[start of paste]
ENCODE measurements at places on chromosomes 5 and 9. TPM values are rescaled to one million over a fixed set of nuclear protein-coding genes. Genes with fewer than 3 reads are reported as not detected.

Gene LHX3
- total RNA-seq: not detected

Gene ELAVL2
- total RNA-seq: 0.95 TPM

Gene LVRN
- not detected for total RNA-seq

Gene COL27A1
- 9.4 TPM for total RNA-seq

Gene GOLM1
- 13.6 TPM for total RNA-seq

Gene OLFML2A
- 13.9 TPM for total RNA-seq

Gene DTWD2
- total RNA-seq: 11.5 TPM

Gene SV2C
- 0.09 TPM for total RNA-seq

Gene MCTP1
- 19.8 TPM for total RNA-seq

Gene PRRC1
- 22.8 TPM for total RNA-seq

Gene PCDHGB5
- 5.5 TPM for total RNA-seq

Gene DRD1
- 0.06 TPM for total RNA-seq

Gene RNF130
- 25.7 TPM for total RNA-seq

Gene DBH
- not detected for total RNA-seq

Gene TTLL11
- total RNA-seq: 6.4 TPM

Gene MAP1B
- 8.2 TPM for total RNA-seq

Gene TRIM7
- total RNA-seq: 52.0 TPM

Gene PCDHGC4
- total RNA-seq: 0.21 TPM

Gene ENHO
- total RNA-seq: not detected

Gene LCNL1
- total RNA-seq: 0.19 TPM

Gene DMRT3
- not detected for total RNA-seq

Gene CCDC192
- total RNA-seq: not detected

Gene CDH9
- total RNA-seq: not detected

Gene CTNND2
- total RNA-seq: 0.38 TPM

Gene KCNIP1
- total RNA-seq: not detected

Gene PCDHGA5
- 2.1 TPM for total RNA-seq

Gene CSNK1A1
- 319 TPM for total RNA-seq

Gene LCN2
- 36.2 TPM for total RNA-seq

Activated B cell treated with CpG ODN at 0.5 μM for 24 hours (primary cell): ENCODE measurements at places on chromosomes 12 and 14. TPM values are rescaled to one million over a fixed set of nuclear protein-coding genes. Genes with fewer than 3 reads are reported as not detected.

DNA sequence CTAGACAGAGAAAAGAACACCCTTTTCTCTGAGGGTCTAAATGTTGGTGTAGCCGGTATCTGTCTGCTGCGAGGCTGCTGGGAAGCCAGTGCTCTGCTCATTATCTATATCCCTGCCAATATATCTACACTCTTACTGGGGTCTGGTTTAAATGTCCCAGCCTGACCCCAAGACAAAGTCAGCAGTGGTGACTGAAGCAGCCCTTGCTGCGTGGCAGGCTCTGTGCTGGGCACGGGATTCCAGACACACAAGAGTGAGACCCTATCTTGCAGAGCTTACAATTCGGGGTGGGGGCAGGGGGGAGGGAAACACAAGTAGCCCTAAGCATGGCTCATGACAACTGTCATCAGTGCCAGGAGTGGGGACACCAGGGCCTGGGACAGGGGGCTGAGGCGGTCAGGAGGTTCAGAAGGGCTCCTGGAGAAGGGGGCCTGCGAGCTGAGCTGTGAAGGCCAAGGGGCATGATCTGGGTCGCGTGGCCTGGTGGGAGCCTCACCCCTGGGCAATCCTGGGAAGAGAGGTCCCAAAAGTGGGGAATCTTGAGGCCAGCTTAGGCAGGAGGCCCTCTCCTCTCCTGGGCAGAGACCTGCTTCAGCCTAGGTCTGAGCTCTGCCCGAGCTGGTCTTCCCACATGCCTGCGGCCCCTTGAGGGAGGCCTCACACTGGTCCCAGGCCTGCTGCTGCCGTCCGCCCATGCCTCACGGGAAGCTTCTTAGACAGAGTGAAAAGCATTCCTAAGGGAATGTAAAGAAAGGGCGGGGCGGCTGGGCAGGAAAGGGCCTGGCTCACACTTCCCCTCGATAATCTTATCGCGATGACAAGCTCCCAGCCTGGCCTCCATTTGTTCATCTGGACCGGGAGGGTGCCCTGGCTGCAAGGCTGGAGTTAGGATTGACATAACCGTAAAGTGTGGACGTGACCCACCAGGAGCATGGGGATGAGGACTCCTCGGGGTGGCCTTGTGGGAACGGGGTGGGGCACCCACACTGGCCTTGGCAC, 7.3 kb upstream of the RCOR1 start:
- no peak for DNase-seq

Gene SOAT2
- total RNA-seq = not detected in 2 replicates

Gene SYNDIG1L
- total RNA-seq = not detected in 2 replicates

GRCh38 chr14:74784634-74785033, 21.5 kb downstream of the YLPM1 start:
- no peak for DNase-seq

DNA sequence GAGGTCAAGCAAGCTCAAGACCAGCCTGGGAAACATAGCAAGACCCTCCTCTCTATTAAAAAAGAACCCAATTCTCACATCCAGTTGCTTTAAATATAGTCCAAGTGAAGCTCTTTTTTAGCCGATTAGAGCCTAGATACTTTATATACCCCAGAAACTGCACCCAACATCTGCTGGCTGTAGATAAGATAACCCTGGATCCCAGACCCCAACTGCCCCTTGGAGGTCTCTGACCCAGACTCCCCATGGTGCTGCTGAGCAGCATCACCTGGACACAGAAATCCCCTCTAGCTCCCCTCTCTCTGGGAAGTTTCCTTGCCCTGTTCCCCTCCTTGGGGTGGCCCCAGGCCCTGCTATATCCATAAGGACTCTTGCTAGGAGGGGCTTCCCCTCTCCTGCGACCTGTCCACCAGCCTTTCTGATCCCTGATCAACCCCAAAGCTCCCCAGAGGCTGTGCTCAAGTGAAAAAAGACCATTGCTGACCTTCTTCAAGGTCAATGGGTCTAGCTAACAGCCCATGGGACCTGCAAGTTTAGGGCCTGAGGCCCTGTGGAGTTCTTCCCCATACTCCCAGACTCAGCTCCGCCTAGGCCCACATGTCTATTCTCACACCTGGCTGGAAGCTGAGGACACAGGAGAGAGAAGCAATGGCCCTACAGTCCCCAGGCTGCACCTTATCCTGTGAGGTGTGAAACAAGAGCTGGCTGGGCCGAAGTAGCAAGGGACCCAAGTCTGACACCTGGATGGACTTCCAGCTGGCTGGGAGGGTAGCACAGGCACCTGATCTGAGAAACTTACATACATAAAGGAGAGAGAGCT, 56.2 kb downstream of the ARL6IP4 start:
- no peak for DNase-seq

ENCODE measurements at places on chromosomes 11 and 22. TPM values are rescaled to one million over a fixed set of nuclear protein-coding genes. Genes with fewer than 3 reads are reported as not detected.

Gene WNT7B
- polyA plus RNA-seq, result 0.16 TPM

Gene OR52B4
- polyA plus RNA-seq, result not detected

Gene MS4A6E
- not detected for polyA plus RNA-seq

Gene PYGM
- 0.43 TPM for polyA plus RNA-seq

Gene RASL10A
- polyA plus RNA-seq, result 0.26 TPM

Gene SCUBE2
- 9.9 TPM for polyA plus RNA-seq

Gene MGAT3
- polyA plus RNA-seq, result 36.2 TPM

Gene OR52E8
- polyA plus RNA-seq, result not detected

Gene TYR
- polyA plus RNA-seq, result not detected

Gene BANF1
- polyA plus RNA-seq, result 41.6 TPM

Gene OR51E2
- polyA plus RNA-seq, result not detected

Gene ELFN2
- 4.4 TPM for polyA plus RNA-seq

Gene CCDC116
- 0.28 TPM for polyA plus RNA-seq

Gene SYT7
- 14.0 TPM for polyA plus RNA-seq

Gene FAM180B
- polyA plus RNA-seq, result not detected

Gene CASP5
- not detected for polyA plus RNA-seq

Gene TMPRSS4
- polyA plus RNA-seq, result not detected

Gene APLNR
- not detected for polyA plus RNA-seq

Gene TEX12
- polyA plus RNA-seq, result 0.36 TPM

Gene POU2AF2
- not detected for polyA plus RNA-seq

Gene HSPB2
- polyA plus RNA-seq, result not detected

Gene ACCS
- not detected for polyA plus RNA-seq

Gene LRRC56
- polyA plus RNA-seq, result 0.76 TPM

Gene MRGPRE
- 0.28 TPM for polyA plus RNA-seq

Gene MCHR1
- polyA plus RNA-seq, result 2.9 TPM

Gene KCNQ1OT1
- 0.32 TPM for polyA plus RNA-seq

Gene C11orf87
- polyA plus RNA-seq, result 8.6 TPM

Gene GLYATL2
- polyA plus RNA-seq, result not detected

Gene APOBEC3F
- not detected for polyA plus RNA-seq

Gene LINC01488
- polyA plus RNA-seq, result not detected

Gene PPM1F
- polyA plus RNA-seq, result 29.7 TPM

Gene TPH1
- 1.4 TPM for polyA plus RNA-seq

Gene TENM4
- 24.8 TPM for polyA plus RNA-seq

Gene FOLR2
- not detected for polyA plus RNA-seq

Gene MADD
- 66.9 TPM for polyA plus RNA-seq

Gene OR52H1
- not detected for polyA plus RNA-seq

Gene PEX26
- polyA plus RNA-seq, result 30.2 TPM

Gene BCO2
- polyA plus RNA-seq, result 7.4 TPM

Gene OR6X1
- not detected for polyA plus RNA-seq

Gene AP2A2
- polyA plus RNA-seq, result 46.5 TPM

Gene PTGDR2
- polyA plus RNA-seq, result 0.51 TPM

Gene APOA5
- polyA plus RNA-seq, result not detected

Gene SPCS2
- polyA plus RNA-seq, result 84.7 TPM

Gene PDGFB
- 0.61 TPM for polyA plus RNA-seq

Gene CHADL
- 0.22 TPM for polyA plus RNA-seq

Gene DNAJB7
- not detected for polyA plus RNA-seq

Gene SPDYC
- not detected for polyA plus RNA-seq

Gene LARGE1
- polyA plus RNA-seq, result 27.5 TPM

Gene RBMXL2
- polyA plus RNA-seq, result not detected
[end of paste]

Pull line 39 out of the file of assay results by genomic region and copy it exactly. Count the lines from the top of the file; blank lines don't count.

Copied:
- total RNA-seq: not detected